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Worship Education — Part II: Backdoor Worship Education

“You treated us like we were in kindergarten!” blurted Betty, the crusty older woman who had been a soprano in the choir I directed for many years.

After recovering from her barb, I realized she was right.

It was the mid 1980s, a season of significant worship transition in our denomination. A new hymnbook had just been published at the same time as contemporary praise and worship was beginning to bubble up everywhere. Our congregational leadership had decided that we would navigate these transitions by having a “hymn of the month,” which we would teach the first Sunday of the month and sing in each of the subsequent services. 

It was my month to teach. I had gone through our selection line by line in call-and-response fashion, and Betty was not pleased. I learned something important from Betty: using a worship service as a place to practice intentional worship education is a tricky dance, and one must honor the character of the dance in order to pull it off.

The Dance

This dance has two steps which exist in tension with one another. 

1. Worship requires education. Corporate worship is a multi-layered spiritual discipline, and all spiritual disciplines involve specific skills that one becomes more proficient in. Some of the skills required by corporate worship include:

  • allowing the songs and prayers of others to become one’s own songs and prayers (remembering that often these come from very different times and places).
  • offering one’s heart to be teachable by the Word and Spirit.
  • entering into the joys and struggles of being part of a community which includes people of different ages, temperaments, life situations and ethnicities who are in different seasons of life which range from rich contentment to deep despair. 
  • understanding the purpose of each dimension of worship so that one can enter into each one with intentionality. 

I could list more, but you get the idea. Just as a golfer must learn the skills involved to sink a 15 foot putt, so a worshiper is called to learn a set of skills that enable one to enter into worship. This requires intentional worship education.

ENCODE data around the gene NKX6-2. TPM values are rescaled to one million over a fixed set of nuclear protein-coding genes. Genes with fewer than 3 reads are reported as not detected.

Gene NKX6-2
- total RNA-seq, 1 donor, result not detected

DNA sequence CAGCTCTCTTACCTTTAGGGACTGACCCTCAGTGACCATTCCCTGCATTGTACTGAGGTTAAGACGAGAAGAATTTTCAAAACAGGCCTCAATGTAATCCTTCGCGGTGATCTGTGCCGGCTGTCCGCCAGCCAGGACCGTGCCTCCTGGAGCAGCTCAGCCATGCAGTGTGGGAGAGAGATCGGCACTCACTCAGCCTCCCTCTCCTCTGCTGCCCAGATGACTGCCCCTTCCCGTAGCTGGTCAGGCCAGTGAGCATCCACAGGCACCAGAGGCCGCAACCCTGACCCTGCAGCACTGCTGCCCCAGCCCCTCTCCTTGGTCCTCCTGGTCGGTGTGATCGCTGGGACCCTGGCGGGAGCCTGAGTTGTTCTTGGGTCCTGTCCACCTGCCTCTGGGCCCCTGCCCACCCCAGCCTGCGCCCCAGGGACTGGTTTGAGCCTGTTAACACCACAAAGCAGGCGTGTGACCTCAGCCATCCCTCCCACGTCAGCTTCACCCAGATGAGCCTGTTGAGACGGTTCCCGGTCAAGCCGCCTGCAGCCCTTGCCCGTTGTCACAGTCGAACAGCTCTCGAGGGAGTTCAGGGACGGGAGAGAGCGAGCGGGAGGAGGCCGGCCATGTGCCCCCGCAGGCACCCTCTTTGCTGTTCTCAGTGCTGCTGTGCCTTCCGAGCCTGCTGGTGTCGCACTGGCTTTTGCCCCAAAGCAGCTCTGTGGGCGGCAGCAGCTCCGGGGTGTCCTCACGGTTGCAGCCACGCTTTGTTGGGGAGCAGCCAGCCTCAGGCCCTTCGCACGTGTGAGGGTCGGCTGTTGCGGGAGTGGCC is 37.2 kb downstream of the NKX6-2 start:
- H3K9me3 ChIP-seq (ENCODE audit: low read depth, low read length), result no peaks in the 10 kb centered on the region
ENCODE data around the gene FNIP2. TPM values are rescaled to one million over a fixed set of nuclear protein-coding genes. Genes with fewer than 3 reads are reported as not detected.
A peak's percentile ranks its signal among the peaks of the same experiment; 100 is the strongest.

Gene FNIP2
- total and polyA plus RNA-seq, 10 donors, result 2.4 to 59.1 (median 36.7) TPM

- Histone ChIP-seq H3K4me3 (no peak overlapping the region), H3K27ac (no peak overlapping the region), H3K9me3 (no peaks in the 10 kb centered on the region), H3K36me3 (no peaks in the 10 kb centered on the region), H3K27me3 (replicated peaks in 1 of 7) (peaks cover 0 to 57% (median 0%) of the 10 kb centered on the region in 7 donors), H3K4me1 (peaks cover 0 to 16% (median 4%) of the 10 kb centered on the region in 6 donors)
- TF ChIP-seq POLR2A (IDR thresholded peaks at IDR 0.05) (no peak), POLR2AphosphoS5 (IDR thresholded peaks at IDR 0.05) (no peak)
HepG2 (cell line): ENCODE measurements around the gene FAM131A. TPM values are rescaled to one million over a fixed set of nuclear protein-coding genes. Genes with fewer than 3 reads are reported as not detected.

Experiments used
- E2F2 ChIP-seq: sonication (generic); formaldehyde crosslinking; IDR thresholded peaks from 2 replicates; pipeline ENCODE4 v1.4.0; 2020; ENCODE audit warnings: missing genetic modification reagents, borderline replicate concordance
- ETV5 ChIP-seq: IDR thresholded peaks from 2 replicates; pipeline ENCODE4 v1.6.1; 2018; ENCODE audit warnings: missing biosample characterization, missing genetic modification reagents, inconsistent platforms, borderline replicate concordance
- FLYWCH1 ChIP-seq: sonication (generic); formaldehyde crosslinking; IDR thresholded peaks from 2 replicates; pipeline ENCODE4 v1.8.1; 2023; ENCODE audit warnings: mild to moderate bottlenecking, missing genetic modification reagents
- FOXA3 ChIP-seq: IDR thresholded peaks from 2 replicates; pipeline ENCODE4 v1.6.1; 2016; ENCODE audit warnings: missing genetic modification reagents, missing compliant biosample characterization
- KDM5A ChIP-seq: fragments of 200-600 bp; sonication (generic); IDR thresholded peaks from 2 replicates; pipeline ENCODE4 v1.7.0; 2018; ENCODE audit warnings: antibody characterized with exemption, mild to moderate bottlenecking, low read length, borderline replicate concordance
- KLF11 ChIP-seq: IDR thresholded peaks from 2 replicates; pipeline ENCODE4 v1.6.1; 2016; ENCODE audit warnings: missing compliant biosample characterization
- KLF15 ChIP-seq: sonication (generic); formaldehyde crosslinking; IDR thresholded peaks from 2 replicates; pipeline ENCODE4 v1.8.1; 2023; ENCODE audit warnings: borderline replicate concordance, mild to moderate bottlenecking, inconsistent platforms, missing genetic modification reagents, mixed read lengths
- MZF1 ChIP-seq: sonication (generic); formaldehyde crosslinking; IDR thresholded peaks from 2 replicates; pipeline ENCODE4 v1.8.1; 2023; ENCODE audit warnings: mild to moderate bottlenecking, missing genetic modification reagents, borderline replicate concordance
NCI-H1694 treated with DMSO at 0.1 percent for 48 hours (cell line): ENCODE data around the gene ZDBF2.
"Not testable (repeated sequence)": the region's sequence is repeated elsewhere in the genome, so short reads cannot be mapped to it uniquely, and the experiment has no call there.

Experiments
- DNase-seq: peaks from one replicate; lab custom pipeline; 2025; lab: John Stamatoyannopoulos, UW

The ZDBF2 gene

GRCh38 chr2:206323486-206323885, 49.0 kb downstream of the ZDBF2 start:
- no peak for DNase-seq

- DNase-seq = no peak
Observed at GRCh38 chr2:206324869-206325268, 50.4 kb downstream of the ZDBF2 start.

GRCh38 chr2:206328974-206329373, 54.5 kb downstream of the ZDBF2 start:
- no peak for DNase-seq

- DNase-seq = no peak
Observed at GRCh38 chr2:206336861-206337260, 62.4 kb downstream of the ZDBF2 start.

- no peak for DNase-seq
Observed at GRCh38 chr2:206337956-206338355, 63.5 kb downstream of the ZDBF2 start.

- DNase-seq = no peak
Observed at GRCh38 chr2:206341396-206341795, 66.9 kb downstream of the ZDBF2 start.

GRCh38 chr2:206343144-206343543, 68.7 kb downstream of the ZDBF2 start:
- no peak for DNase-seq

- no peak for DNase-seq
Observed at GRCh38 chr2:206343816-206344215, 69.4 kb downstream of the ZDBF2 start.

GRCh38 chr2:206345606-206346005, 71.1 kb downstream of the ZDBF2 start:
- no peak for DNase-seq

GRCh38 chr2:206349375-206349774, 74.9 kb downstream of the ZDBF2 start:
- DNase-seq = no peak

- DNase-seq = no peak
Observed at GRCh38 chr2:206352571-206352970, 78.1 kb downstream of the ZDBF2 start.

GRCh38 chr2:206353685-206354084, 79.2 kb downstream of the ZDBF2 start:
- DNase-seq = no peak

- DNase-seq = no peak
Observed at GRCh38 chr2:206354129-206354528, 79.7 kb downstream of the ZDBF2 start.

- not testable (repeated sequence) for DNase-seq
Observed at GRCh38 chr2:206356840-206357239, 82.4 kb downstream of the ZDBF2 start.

2. Worship education is rarely explicit during the worship service. Instead, it comes through the “back door.” When Betty complained about my song teaching, she was not frustrated about being educated. She was frustrated with the explicit manner of the education. 

Explicit education treats the gathered community as students first and worshipers second. Students tend to adopt a posture of detached reflection that allows them to stand back and analyze. Worshipers seek to engage with all of their heart, embodying the call of Psalm 62: 8: “Pour out your hearts to him, you people, for God is our refuge.” 

The Backdoor

Backdoor education allows worshipers to be worshipers while also recognizing that we are always learning. It uses two principal educational methods:

1. Backdoor ed models healthy engagement with worship. Worship flows from the state of our heart, or, to use a similar phrase, the posture of our being. To worship in spirit and in truth (John 4: 24) leads us to worship in humility, integrity, repentance, emotional honesty, openness to community, and much more. When we who lead worship model such postures, these ways of being are “caught” by the worshiping community and it learns how to worship in spirit and in truth. Backdoor education happens. 

2. Backdoor ed sneaks tiny teaching moments into the flow of worship. There is also a surreptitiously sneaky dimension to backdoor worship education. Worship leaders learn to slip short phrases and sentences as they lead that almost “trick” the community into growing educationally (but in a good way, of course).

Imagine sentences like these being used during worship:

“The three verses of ‘Before the throne of God above’ contain allusions to more than 15 different Bible verses. What a gift of weaving Scripture into song!”

“What a joyful privilege it is to confess our sins to a Lord who overflows with grace. Please join me in a prayer of confession.”

“As we sing ‘Precious Lord, Take my Hand,’ I invite you to give thanks for the worship blessings we’ve received from the African-American community, and to pray for ongoing racial reconciliation.” 

“I invite you to receive the benediction as we prepare to leave this place of worship and, strengthened by the Lord’s blessing, continue to worship him in all that we are and do this coming week.” 

Imagine every worship service containing eight sentences like this. Imagine the cumulative effect of such backdoor education week after week, for five years. Imagine this backdoor education supplemented by explicit education that takes place in Sunday School, youth group, adult education groups, guides for family education at home, and a 4 week sermon series on worship that recurs every five years. 

I imagine that such intentionality would build capacity for a congregation to engage worship deeply. Thank you, Betty. You’re words stung at the time, but I learned a valuable lesson.